I actually don’t have a degree in photography. Like one of my first electives I took back in 2000 to 2003. Something like that was darkroom photography. But then at the end of college, it was it was between photography or folk dance, that was what was going to hold me up from graduating. And so I took photography and didn’t take it too seriously. And then people just, I was photographing like flowers and dogs and people were like, shoot my wedding. And I’m like, that does not make sense. Your wedding is kind of important. Let me talk you out of it. But like, you know, and that’s just kind of out. And after about a year of that I was like, Oh, this photography thing is a thing. I’m making money, maybe I should go learn to be a photographer. And that’s what I went out and saw like what real photography was? Yeah, this is another thing I think with a small town. And you can tell me this your experience, but like, it’s very easy to be the big fish in a small pond. It doesn’t take much for the for your people around you to be like, Oh, you’re so good at this, you know, you can slap a filter on. And they’re like, gonna say you’re amazing. And that’s kind of how it was like, it just my head got big about like, oh, I have a good photographer and like, I want to educate myself and my self confidence just plummeted. And it was interesting because I started out like selling at a much higher price. And then like two years into it, I was like, You know what, from like, $500 to $50 Just because there was a direct direct reflection of like, how I felt about my talent and capabilities. But yeah, photography was just kind of like that side hustle while I got my real my quote unquote real job. That’s why I collected it was the recession. So it was like I had my bachelor’s in a useless field, I have like a bachelor’s in communication. I was like, you know, I’m in this small area, like, what am I going to do is the recession, so just like, oh, just go keep getting more expensive papers, and maybe one day, it’ll work out for you. And that’s where I was actually. So my, my last round of graduate school, I was going to teach college full time, that was the goal. And everything was set up, and I even had professors retiring that I could, you know, was in line to take their job. A few weeks before I graduated, they changed the law that you had to have a terminal degree in your specific field. So now to teach speech, 101, I needed a PhD, and not a master’s degree at a community college. Right, let’s have to teach freshmen successful time, I would need a PhD. So the school was like, hey, just start a PhD program, like go pick, they’re like those picks up it easy go pick creativity, you can get a PhD and creativity PS. And they’re like, we’ll treat you like you’re full time, you just have, you know, so many years to complete this PhD. And that was right around the time I was, you know, a few years into, like, super ice, the, you know, educational platform. And I was I was seeing everybody like, you know, in it, having all the success and doing the things and I thought if I go down the PhD, if I go back into that, like I knew how time consuming it was going to be that I might never do this, I wouldn’t have time. And so I was like, Well, if I fail at the studio thing, then, you know, academia, I guess, will always be there. I’ll just go back. But let’s try this first. But yeah, so that’s, that was the first time I really took it seriously, when it was just like I was in that moment. Like I was getting ready to teach full time, and really commit myself to that. I’m so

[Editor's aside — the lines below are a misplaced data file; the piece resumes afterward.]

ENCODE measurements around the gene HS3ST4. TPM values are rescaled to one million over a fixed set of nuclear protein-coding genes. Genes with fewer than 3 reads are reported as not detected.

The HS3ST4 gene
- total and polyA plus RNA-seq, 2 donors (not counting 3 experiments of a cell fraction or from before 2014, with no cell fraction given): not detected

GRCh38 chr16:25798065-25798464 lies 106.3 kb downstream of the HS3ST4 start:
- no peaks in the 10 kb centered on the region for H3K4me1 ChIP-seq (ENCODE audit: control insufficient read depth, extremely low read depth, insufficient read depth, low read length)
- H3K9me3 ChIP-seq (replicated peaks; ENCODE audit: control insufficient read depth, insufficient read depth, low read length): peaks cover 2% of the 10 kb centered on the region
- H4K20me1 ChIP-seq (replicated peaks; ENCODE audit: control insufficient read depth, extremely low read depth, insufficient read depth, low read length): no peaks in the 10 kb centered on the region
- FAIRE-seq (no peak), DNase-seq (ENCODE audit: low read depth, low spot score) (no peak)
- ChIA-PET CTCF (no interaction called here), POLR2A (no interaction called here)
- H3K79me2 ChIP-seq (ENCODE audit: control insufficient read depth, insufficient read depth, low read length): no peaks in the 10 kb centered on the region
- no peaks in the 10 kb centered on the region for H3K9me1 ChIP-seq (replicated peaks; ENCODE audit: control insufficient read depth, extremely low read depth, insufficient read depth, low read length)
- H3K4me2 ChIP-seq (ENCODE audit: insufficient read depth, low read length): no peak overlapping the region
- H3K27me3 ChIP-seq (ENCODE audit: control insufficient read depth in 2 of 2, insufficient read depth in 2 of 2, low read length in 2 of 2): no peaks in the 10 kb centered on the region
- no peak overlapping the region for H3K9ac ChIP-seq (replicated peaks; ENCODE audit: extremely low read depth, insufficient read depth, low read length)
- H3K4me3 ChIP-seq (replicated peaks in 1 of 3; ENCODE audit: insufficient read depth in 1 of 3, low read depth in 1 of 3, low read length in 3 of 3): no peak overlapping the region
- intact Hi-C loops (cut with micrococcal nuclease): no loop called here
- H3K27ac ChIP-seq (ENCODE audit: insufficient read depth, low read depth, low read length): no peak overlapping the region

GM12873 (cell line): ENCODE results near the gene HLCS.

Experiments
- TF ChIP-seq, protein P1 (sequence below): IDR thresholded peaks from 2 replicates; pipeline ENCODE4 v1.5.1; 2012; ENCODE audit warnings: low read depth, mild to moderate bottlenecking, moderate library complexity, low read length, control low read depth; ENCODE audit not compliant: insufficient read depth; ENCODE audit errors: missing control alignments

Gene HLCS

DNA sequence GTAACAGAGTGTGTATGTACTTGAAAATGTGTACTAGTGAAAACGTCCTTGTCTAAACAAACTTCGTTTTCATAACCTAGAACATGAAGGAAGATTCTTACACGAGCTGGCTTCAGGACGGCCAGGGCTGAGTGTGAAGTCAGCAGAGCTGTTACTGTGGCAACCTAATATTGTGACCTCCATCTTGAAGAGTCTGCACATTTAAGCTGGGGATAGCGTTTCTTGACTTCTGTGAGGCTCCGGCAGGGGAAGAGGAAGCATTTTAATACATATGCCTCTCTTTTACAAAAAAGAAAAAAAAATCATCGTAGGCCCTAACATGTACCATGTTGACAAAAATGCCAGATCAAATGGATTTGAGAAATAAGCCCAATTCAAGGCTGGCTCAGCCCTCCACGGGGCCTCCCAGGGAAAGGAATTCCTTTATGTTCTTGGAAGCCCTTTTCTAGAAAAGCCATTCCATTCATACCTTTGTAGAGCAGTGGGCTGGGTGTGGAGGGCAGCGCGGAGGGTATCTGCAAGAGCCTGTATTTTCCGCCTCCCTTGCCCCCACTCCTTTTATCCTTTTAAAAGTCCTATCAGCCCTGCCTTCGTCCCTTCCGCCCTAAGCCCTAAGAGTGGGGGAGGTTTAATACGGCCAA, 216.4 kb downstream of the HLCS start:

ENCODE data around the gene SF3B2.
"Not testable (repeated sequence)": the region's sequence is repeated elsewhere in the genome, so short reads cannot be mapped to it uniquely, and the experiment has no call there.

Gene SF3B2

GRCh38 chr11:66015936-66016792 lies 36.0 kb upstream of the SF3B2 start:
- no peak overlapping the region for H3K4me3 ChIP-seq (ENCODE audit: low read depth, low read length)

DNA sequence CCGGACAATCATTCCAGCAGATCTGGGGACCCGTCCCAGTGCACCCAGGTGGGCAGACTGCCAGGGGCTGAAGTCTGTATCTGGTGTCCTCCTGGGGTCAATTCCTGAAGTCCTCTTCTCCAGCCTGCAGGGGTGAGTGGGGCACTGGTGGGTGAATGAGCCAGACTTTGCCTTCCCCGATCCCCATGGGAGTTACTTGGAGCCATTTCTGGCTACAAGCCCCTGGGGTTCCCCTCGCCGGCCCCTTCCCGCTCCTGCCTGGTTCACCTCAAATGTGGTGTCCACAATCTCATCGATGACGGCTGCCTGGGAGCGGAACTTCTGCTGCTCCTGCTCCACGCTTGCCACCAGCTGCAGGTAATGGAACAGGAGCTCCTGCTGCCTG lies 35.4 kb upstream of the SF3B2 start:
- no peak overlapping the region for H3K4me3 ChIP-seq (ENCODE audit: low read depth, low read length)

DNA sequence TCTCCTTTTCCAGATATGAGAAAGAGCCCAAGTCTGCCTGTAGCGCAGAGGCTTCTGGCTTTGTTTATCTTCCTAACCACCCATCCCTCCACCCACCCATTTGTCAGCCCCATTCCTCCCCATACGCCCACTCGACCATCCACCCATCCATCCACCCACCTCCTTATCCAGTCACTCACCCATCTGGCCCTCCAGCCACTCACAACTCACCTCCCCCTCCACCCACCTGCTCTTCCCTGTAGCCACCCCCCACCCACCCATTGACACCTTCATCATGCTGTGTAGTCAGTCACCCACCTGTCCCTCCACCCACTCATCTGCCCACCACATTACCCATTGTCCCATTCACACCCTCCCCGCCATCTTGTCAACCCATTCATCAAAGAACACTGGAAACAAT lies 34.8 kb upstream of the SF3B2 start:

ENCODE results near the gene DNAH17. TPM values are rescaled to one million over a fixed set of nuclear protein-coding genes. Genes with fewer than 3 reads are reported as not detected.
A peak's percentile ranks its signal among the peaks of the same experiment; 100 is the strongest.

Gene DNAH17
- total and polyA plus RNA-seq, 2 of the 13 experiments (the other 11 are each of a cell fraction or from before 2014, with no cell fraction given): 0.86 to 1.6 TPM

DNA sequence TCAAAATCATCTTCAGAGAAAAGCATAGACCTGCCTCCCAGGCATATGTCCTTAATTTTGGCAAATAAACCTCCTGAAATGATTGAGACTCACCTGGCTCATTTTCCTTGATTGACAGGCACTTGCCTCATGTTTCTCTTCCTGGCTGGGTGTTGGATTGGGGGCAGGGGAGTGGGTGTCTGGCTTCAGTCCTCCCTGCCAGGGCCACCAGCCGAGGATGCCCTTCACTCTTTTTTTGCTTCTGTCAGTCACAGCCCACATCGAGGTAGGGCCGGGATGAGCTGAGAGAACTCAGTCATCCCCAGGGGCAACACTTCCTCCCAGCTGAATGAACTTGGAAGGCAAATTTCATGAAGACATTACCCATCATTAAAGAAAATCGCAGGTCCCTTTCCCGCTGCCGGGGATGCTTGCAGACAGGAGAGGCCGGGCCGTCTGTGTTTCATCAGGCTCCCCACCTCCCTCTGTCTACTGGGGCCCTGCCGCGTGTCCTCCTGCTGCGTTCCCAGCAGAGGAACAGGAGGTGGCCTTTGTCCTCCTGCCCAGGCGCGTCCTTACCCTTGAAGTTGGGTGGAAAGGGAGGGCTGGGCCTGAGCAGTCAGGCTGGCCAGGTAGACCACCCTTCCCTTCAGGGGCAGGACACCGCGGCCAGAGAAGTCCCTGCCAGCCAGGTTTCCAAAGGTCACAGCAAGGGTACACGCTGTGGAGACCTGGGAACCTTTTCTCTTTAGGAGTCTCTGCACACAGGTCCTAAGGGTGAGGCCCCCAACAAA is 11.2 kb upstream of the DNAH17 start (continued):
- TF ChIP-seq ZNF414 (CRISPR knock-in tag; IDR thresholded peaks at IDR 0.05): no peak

Matt Stagliano 36:50